E3S Web Conf.
Volume 92, 20197th International Symposium on Deformation Characteristics of Geomaterials (IS-Glasgow 2019)
|Number of page(s)||6|
|Section||Geomaterial Behaviour: Particle Crushing, Destructuration|
|Published online||25 June 2019|
Compressive behaviour of very dense structured granular geo-materials
School of Civil and Environmental Engineering, UNSW Sydney, Australia
* Corresponding author: firstname.lastname@example.org
The isotropic compression behaviour of dense structured geo-materials and the associated degradation at failure is addressed in a non-qualitative manner. To this end, the general behaviour of fully de-structured geo-materials, e.g. sands, as an accepted reference is thoroughly investigated. The parameters affecting the behaviour of de-structured materials such as mineralogy, gradation and fines content, and relative density are discussed. The isotropic compression behaviour of a weathered weak sandstone, representative of a structured granular geo-material, is then investigated along the isotropic compression stress path under a range of pressures from nil to 100 MPa. Both structured and fully de-structured states of the material are tested implementing the proposed quantification method. The effect of structure on the compressibility of the material is found to be tangible. By plotting the specific volume versus natural log of the mean effective stress, the onset of structure collapse and the successive degradation of the structure are captured. By increasing the pressure, compaction bands throughout the sample increasingly develop and the compression curve asymptotically approaches to that of the fully degraded state of the material. At elevated pressures, the rate of compressibility will increase significantly due to particle crushing.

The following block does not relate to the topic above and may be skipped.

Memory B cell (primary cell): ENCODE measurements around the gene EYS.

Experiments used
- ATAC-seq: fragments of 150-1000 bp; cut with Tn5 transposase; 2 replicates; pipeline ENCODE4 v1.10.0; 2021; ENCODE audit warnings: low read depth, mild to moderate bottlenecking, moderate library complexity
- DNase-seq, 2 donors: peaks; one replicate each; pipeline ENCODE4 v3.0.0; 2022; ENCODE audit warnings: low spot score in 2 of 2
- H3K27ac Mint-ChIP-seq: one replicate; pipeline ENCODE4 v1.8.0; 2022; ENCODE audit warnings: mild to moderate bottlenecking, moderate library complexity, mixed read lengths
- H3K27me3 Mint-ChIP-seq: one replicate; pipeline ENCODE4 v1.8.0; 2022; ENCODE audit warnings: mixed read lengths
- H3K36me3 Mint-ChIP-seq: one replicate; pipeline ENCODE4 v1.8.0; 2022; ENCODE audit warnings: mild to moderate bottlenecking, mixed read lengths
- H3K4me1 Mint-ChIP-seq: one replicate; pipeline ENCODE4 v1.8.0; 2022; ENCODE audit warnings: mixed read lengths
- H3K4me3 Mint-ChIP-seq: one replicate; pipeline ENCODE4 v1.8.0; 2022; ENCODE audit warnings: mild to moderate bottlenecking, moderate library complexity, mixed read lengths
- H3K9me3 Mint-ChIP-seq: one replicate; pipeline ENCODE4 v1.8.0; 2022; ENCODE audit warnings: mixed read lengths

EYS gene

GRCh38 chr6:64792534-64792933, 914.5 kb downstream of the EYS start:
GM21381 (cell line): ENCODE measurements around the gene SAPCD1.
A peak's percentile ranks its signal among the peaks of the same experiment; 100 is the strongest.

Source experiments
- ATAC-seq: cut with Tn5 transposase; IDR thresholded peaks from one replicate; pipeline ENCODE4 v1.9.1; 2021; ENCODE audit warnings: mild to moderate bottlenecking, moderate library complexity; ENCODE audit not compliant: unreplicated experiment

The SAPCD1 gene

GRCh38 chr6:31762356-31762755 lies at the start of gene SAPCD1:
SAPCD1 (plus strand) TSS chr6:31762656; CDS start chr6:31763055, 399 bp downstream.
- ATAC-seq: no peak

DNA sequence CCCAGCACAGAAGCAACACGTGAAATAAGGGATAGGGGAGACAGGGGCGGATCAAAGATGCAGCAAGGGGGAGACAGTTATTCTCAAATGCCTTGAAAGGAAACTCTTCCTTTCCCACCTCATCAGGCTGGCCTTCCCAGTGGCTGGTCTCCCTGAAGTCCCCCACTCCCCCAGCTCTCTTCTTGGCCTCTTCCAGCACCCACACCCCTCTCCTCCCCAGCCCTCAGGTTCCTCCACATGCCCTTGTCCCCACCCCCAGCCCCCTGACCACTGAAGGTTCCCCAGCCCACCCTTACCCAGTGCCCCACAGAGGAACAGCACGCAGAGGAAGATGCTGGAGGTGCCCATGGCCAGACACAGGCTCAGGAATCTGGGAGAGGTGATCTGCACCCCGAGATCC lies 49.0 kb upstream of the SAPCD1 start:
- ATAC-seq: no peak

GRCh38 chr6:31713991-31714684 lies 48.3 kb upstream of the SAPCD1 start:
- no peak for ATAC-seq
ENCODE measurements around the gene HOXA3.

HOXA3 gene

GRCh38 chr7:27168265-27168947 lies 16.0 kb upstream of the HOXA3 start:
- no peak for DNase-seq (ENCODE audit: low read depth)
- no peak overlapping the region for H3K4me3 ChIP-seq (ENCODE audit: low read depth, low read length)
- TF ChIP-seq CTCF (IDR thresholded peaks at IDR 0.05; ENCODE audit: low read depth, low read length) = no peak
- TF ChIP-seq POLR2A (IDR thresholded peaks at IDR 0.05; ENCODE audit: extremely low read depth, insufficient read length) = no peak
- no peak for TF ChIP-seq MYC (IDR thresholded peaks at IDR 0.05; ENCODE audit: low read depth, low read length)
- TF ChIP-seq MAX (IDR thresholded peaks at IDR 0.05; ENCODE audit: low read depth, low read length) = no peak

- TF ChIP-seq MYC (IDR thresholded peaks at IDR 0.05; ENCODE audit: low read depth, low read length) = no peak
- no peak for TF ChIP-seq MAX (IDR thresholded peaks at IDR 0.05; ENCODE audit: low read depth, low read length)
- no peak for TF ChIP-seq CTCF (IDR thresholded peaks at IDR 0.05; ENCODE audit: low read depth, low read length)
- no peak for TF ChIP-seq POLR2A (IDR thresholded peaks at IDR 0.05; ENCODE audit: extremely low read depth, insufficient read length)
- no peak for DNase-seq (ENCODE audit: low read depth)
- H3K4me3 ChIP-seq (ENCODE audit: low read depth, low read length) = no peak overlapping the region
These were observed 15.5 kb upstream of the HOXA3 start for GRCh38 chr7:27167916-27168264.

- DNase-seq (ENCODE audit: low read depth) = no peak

© The Authors, published by EDP Sciences, 2019
This is an Open Access article distributed under the terms of the Creative Commons Attribution License (http://creativecommons.org/licenses/by/4.0), which permits unrestricted use, distribution, and reproduction in any medium, provided the original work is properly cited.
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